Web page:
Regular readers know how this works. We run down the latest events in Secret Invasion-land, keeping track of who’s Skrulling who, who’s being true, and who don’t even care anymore. Yes, that’s a Charly McClain reference. Onward (and of course, spoilers on!)
Disqualified: Young X-Men #4: We start out by DQing a contender from stealth tie-in status. Recently, we posited the notion that Cyclops in Young X-Men (and only in Young X-Men) might be a Skrull. There were a few reasons for this, chief among them his immediate commitment to killing the original New Mutants and the lack of Emma Frost by his side. Granted, Cyclops has turned a corner on lethal force, but typically in the context of saving infants (see “Messiah Complex”) or hitting some long-established right bastards (see “X-Force”). It seemed unlikely that Cyke would sanction Sam and the gang right off the bat. So, in the interest of that and other clues, we put forward the “THIS Cyclops as Skrull” theory.
Well, we were half-right. “Young X-Men” Cyclops wasn’t Cyclops or a Skrull, but Donald Pierce (cyborg nut from The Hellfire Club and The Reavers) using an image inducer. There were a couple of readers (ryanrhome was the first to name Pierce specifically when our bit about that ran on June 8th) who guessed this, so big ups to them. That revelation takes Young X-Men out of our possible stealth tie-in rotation.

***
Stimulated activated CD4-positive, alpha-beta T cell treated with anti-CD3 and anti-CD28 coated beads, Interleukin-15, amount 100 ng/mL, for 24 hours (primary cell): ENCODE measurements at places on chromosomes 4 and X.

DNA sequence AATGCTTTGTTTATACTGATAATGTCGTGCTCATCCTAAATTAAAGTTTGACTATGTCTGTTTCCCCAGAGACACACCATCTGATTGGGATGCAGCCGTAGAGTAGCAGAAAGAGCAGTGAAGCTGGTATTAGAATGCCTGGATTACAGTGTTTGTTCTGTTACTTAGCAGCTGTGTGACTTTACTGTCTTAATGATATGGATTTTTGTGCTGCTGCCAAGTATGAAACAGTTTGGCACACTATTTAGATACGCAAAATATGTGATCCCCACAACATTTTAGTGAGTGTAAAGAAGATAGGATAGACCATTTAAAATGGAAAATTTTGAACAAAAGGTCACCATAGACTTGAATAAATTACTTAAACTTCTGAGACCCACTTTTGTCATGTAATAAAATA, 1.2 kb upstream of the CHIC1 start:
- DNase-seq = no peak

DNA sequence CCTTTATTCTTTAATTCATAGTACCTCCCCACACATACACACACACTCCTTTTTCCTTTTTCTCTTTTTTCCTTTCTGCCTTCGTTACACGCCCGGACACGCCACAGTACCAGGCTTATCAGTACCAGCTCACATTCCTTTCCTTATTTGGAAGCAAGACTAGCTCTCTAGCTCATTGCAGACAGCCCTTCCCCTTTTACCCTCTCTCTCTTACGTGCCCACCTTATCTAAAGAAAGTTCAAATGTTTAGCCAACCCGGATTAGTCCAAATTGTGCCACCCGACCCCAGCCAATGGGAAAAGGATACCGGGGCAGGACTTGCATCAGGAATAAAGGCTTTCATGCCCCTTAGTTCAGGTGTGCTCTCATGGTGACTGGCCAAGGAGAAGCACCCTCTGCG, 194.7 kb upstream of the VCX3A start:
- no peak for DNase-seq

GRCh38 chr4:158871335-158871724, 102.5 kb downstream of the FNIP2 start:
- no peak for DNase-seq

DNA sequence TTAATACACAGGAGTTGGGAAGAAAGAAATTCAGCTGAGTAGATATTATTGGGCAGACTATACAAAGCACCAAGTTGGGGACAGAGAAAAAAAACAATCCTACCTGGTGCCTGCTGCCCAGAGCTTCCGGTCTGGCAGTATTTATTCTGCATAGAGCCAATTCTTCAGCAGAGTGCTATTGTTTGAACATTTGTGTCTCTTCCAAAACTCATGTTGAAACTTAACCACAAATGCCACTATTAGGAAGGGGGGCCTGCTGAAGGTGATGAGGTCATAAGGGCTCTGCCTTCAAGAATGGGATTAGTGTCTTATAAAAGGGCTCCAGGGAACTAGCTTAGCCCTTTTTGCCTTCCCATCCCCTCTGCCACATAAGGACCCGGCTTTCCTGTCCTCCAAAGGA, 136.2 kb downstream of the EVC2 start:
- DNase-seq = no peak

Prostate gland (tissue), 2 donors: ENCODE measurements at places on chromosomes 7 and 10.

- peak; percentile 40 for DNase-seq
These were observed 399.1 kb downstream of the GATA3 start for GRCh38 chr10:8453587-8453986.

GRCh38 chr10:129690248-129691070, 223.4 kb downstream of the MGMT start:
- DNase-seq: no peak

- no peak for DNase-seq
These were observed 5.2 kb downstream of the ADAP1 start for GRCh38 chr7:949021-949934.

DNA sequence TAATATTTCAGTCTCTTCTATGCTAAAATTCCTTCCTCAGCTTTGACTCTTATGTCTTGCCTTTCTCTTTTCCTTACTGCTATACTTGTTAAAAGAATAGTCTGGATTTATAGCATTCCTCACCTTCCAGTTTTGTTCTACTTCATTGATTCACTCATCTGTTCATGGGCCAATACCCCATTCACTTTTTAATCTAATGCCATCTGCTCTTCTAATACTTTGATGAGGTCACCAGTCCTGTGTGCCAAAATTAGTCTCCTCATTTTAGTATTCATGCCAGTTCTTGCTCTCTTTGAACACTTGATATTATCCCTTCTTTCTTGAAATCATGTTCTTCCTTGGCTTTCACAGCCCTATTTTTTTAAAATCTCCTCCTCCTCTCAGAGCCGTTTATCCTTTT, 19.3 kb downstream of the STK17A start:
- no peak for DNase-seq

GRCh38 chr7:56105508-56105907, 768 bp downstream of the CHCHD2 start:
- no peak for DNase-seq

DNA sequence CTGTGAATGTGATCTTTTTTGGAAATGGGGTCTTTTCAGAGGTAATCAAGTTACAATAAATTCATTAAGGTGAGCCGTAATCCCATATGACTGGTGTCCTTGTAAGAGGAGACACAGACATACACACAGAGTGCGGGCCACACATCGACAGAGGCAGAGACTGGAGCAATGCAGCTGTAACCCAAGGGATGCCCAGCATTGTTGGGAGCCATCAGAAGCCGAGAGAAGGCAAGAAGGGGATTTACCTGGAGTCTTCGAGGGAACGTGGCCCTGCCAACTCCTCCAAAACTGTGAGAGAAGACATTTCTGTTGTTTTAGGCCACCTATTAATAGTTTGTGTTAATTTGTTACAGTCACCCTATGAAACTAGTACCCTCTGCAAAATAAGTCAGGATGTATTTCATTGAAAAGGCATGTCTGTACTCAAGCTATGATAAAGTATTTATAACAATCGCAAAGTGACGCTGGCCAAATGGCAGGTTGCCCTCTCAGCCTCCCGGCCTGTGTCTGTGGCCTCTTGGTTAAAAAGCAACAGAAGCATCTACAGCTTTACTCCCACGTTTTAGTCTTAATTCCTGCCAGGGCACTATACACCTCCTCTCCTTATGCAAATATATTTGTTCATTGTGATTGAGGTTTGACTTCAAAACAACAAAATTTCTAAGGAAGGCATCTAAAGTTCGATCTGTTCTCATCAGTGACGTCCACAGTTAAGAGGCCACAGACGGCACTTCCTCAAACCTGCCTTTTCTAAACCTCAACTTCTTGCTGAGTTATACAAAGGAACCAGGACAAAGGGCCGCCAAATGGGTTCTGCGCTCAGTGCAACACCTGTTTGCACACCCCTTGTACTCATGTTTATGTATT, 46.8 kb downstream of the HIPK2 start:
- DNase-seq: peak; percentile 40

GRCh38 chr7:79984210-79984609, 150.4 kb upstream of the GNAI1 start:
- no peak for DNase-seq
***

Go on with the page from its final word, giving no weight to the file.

Captain Britain and MI 13 #3 continues to settle the question of “what about magic?” With Dr. Strange currently out of the picture in the states, the only centre of magic is Great Britain and its ties to Avalon. When last we left, our heroes were getting beat both in Avalon and in England. Pete Wisdom and all his compatriots were unable to draw Excalibur from the stone, leaving it as a nearly-last remnant of magic not in possession of the Skrull army. The magic Super Skrull had just been created and was ready to take on the world. Here we see England’s military battle, and get utterly wiped out by, the Sorcery Skrull, with the Black Knight seemingly falling in battle. Aside from during actual battles, the Skrulls were certainly not the real focus of this issue, however. We finally found out for sure who had been guiding Pete Wisdom through voices in his head: none other than Merlin. The great wizard had been imprisoned after going mad, but managed to heal himself during his jailing. A shard of The Fury, a mystical weapon, had been the catalyst for his madness. Upon Wisdom freeing him from his prison, he reversed the energies of the Fury, destroying it. By reversing its power, Merlin used the weapon forged to kill superheroes to bring one back instead. All the nation’s flags moved to a central point of Britain, reviving the country’s namesake, Captain Britain. He was instantly transported to Avalon to do what no one else proved worthy of doing, and drew Excalibur from its stone sheath. The tides of war changed nearly instantaneously, as Captain Britain reappeared in the regular world, striking down Sorcery Skrull with the mighty fabled blade. The “next” banner implies that this will in fact be a swift end to the Skrulls machinations on magic as “The Lion Lives, The Tide Turns.” Two other things should be noted. We didn’t see many new Super Skrulls, except some slightly magically endowed ones. Also, when Merlin was released, so was every other evil magic that had ever been imprisoned. While that may not have much consequence during Secret Invasion, it is sure to lead to further stories for the heroes here contained.